On September 11, 2019, the FDA for its request for public input on transit times to slaughter facilities, milking frequency and interpretation of zero-day withdrawal periods and zero-day milk discard times for animal drugs. The comment period will now close on January 6, 2020.
The request for comments relates to several key issues aimed at ensuring that its procedures for assigning withdrawal periods for animal drugs intended for use in food-producing animals adequately take into consideration current industry practices.
The agency is requesting public input on:
(1) industry practices regarding how long it takes to transport certain food producing animals from production facilities to slaughter facilities;
(2) how frequently dairy animals are milked; and (3) how end users, such as animal producers or veterinarians, interpret animal drug labeling that states the drug has a “zero-day withdrawal period” or “zero-day milk discard time,” terms that indicate that an animal’s meat or milk is allowed to enter the food chain regardless of how much time has passed since the animal was last given the drug.
New animal drugs are assigned withdrawal periods and milk discard times when they are approved for use in food-producing animals. The withdrawal period or milk discard time is the interval between the last time the animal received a drug and the time when the animal can be slaughtered for human food or the milk can be consumed by people, respectively. If established withdrawal periods and milk discard times are appropriately followed, any drug residues present are expected to be safe for people to eat. In most cases, the FDA assigns a zero-day withdrawal period or zero-day milk discard time to new animal drugs when data or information demonstrate that edible tissues or milk can be consumed within time points known as “practical zero” withdrawal or milk discard.
Since the 1980s, the FDA has defined practical zero withdrawal as six hours for poultry and 12 hours for cattle and pigs, and practical zero milk discard as 12 hours for lactating dairy cows. The FDA currently assigns a zero-day withdrawal period or zero-day milk discard time to new animal drugs if data from scientific studies or other available information confirm that the amount of the drug remaining in edible tissues or milk from treated animals is safe for people to eat six hours after the last dose for poultry or 12 hours after the last dose for cattle, pigs, sheep, and goats.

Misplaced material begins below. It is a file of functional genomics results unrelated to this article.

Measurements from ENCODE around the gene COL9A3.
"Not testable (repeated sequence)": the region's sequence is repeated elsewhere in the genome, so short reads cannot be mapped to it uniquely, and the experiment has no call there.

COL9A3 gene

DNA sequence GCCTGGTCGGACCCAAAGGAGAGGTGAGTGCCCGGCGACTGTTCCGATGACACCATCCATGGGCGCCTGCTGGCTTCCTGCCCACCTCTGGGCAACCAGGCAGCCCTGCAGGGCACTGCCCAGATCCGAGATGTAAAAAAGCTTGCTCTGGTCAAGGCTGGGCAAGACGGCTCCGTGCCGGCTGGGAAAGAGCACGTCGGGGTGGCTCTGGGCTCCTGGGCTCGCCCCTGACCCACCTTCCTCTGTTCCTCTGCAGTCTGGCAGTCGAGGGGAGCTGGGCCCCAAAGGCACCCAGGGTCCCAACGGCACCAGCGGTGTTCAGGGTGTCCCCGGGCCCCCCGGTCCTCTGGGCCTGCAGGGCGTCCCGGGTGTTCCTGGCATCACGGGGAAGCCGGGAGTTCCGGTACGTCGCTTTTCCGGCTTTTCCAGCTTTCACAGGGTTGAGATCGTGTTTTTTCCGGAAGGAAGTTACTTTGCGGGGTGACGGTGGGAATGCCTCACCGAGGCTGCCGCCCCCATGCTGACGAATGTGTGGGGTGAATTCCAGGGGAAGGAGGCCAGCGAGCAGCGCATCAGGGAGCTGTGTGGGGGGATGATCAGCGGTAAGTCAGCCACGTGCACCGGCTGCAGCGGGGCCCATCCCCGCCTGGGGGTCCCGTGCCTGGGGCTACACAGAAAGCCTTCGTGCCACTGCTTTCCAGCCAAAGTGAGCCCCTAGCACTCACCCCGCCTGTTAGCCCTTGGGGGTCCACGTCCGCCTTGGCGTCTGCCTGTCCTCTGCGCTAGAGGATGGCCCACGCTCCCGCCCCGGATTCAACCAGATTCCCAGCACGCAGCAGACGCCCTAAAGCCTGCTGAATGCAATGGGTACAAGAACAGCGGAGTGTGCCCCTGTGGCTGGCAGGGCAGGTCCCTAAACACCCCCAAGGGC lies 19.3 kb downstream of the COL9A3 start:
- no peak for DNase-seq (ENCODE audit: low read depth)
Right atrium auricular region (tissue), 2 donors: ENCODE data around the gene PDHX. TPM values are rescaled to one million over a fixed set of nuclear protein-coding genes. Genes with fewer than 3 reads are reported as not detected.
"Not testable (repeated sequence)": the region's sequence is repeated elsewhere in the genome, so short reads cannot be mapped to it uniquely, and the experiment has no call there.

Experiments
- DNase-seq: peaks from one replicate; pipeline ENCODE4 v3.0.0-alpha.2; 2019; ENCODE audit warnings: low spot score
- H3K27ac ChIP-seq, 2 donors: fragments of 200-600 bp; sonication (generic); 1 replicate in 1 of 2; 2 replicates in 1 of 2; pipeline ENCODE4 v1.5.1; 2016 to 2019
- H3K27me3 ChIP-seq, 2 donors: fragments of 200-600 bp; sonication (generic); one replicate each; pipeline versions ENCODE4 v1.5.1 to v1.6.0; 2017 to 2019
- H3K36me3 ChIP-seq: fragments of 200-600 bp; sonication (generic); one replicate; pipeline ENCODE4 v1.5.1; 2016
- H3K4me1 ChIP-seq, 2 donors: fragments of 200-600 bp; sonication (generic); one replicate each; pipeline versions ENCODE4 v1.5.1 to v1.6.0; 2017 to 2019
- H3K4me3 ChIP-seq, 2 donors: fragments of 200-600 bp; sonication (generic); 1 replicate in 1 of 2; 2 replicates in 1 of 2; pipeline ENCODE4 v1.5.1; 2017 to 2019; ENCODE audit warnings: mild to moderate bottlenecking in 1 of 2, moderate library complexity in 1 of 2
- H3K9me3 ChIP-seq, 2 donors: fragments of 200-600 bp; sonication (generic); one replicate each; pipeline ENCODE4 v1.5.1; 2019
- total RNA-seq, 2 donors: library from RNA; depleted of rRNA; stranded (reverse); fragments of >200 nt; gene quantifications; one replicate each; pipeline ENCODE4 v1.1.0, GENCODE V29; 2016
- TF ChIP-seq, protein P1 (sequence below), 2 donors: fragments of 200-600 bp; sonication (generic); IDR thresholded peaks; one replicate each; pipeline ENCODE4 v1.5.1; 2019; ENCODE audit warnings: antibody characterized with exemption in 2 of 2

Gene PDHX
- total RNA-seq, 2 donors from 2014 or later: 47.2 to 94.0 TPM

The FDA recognizes that the animal agriculture industry has undergone significant changes since the 1980s when the current assumptions about transit time to slaughter and milking frequency were formulated. The agency has no indication of any new safety concerns: in fact, the number of drug residue violations detected by USDA at slaughter and reported to FDA has been trending downward since 2013. Instead, the FDA is seeking information about current industry practices and the end user’s interpretation of labeling statements. This information will help the FDA update its procedures, as necessary, to ensure that current industry practices are being appropriately considered.
The agency is accepting public comments on these topics for all food-producing animals except laying hens, honey bees, and food-producing aquatic animals because the concept of practical zero withdrawal does not apply to these classes of food-producing animals.
The FDA is accepting public comments for 60 days from the date of publication in the Federal Register. To electronically submit comments to the docket, visit and type FDA-2019-N-3019 in the search box. For assistance in submitting electronic comments, please see .
To submit comments to the docket by mail, use the following address. Be sure to include docket number FDA-2019-N-3019 on each page of your written comments.
Dockets Management Staff
Food and Drug Administration
5630 Fishers Lane, Room 1061
Rockville, MD 20852
After the close of the comment period, the FDA will review the docket and consider the submitted comments to determine if the agency’s current approach to assigning zero-day withdrawal periods and zero-day milk discard times to new animal drugs is appropriate.
For more information: